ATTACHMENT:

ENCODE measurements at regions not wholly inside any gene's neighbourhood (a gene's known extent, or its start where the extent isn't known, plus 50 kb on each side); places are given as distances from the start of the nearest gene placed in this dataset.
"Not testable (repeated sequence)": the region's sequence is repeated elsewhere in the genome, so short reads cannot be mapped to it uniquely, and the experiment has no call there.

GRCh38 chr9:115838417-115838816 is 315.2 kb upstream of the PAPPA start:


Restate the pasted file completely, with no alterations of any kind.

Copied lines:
ENCODE measurements at regions not wholly inside any gene's neighbourhood (a gene's known extent, or its start where the extent isn't known, plus 50 kb on each side); places are given as distances from the start of the nearest gene placed in this dataset.
"Not testable (repeated sequence)": the region's sequence is repeated elsewhere in the genome, so short reads cannot be mapped to it uniquely, and the experiment has no call there.

GRCh38 chr9:115838417-115838816 is 315.2 kb upstream of the PAPPA start: